Graham Reid | | 3 min read
By the time the album was released Jones had been dead a year -- he drowned a year after his trip to Morocco and was no longer a Stone -- and a shadow was cast over its mesmerising music.
When it was reissued in '95 by Point Music it was the centre of a controversy: the title had been changed (to that I have used here); the artwork inside and out had been altered; the musicians were cut out of royalty payments (Point had licensed it from former Beatles/Stones financial hitman Allen Klein); the side-long music on the vinyl had ben edited into separate tracks; and -- perhaps worst of all -- the original liner notes by the late Brion Gyson who had introduced Jones to the musicians via the painter Muhammad Hamri (who had art on the original album) had been altered to cut Hamri out of the story.
The story of this album is messy indeed, and yet it had such an auspicious beginning.
When Jones -- at the height of his hippie period in goatskin jackets and multi-colored pants -- arrived in Tangiers with his girlfriend Suki Potier and a soundman George Chkiantz, he hooked up with the writer/artist Gyson with the intention of recording some local ceremonial music.
Gyson took them into the mountains to meet the musicians of Jajouka (which means "something good will come to you").
"When Brian Jones come to the village my little brother Mustapha come to me and he says, 'Somebody come with big hair'," said Bachir Attar, the son of the group's leader Hadj Abdesalam Attar, later. "I said to my brother, 'Keep the sheep here I want to run to see this man' to see how he looked.
"My brother went back to the vilage. I run and I run to see my father and I see the man with big golden hair. I shake his hand and he looked great!
"Blond man with big hair, the first hippie in Jajouka.
"Later that night we kill a blond goat. Brian is eating the liver and he say to Brion Gysin, 'That goat is me -- I am eating me, we all eating my liver now.'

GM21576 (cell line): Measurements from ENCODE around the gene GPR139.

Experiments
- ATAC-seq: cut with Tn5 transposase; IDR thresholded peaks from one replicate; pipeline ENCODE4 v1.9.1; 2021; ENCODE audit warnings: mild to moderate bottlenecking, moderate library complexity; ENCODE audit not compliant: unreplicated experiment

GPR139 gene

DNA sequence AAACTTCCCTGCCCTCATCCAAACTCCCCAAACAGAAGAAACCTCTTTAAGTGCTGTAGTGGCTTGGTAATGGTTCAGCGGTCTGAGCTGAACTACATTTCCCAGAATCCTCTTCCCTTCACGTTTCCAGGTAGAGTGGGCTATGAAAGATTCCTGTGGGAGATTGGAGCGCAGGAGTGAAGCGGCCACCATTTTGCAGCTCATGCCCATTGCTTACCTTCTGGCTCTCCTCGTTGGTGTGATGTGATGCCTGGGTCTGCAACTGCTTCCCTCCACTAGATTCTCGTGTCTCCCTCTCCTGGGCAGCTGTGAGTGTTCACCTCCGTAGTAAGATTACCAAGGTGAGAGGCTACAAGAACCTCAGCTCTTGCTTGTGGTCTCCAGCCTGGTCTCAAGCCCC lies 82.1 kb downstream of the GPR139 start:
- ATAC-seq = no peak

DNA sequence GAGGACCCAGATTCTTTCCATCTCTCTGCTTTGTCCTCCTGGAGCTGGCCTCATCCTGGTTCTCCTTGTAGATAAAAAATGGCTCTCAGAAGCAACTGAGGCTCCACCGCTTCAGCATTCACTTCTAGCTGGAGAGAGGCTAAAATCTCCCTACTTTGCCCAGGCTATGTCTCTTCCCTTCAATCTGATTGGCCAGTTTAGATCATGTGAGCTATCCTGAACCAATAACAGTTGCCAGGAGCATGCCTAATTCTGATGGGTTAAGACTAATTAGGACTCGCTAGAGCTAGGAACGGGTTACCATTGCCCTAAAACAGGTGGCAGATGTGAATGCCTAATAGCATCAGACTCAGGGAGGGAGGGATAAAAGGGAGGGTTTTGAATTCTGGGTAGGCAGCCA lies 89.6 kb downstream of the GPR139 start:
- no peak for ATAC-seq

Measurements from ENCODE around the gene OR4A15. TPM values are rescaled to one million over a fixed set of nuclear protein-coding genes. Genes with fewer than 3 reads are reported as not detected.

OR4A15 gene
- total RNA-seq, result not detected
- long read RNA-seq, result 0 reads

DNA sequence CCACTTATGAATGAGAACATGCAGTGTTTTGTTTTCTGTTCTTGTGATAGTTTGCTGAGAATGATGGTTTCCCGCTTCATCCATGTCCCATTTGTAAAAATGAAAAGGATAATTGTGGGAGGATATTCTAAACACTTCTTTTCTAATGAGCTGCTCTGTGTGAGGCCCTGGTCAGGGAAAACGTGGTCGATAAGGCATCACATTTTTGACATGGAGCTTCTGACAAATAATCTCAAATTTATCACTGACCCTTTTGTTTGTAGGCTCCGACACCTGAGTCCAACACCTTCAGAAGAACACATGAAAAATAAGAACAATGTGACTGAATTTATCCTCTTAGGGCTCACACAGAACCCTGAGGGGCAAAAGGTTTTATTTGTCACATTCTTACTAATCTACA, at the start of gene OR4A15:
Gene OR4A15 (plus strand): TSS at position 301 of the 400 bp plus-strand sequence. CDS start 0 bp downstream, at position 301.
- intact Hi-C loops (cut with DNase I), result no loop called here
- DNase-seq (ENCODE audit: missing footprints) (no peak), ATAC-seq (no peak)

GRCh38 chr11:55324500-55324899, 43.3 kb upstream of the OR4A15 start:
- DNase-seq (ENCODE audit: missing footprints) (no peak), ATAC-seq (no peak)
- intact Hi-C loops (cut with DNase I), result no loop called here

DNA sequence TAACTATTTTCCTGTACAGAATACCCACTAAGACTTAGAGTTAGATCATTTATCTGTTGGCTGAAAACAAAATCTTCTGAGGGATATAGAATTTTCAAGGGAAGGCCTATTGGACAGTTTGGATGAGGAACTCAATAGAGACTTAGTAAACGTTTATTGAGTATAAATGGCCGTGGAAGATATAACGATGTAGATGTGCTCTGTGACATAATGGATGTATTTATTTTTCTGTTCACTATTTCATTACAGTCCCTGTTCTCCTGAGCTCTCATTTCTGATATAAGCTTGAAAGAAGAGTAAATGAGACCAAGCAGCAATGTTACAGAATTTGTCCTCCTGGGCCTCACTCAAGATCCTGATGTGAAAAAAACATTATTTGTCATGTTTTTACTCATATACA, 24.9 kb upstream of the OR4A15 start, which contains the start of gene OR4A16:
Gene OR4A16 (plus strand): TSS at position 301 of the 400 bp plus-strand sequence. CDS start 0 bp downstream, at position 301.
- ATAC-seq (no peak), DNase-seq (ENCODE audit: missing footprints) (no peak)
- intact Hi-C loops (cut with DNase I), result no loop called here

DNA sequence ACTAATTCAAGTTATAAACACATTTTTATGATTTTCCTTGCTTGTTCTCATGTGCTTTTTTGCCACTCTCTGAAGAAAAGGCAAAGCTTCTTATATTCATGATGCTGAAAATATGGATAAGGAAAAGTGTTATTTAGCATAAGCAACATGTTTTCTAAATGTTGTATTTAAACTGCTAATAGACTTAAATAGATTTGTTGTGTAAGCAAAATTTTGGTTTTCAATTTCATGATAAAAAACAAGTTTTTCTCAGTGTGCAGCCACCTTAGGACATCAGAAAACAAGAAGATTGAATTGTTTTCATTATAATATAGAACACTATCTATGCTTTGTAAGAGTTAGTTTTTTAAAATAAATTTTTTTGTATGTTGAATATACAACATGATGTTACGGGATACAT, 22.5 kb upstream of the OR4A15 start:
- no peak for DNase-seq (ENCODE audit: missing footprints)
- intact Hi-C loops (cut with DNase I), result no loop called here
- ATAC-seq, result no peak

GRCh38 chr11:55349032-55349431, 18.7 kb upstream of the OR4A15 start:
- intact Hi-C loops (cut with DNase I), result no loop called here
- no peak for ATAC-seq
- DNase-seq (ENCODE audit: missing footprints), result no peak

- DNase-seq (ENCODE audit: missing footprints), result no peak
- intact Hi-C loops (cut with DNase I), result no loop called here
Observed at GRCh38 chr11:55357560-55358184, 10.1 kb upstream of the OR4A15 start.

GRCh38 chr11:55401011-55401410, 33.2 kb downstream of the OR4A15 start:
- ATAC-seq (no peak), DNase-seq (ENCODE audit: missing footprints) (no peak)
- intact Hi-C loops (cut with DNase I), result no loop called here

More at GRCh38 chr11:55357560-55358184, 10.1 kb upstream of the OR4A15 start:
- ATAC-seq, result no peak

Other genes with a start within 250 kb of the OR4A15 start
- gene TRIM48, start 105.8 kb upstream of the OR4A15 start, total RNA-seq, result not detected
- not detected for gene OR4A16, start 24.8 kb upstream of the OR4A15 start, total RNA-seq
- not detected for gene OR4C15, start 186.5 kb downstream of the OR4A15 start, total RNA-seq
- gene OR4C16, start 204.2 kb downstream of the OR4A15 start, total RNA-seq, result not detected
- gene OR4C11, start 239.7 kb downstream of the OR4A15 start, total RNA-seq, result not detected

"We ate -- we had a big party -- music, drums -- Ghaita and Bou Jeloud. And I see Brian Jones. He really likes this -- he really feels this too much.
"He is dancing wild with his headphones and everybody loving him."
The music Jones and Chkiantz recorded -- edited down from hours of coninuous playing -- is in most regards not the authentic music of the Bou Jeloud ceremony as it wasn't the right time, but the sound of these musicians was, and remains, extraordinary.
The hynotic and endless percussion lines and the weave of flutes induces a trance-like state (especially on the 18 minute Your Eyes Are Like a Cup of Tea) and Jones -- as Teo Macero would do for Miles Davis' Bitches Brew years later -- edited different segments together when he got back to London.
Jones also indulged in a little phasing and panning from speaker to speaker to enhance he psychedelic effect (rather unnecessary).
Whether he wanted to incorporate the sound in the Stones as has been suggested is debatable -- but for their album Steel Wheels in '89 the Stones recorded Continental Drift with the Master Musicians of Jajouka lead by Bachir Attar who had taken the group out of the mountains and onto the world stage.
"When I see this big musician from the highest band in the world he makes me think to get our music out into the world," said Attar.
The album had a profound effect on some musicians, notably Ornette Coleman who went to Morocco to explore the music and who has, until this day, performed with them. When he curated the Meltdown Festival in London in 2009, Coleman invited Bachir Attar's group to play.
They were thrilling, although perhaps not for the casual listener.
Bachir Attar and a group of players as The Master Musicians of Jajouka have made a number of albums, among the best being Apocalypse Across the Sky recorded by Bill Laswell (who has incorprated their music into a number of other edited pieces).
But this album by Jones -- for all its flaws in the re-issued version -- is the groundbreaker which introduced this mysterious, spiritual and ritualistic music to the world.
These Essential Elsewhere pages deliberately point to albums which you might not have thought of, or have even heard . . .
But they might just open a door into a new kind of music, or an artist you didn't know of.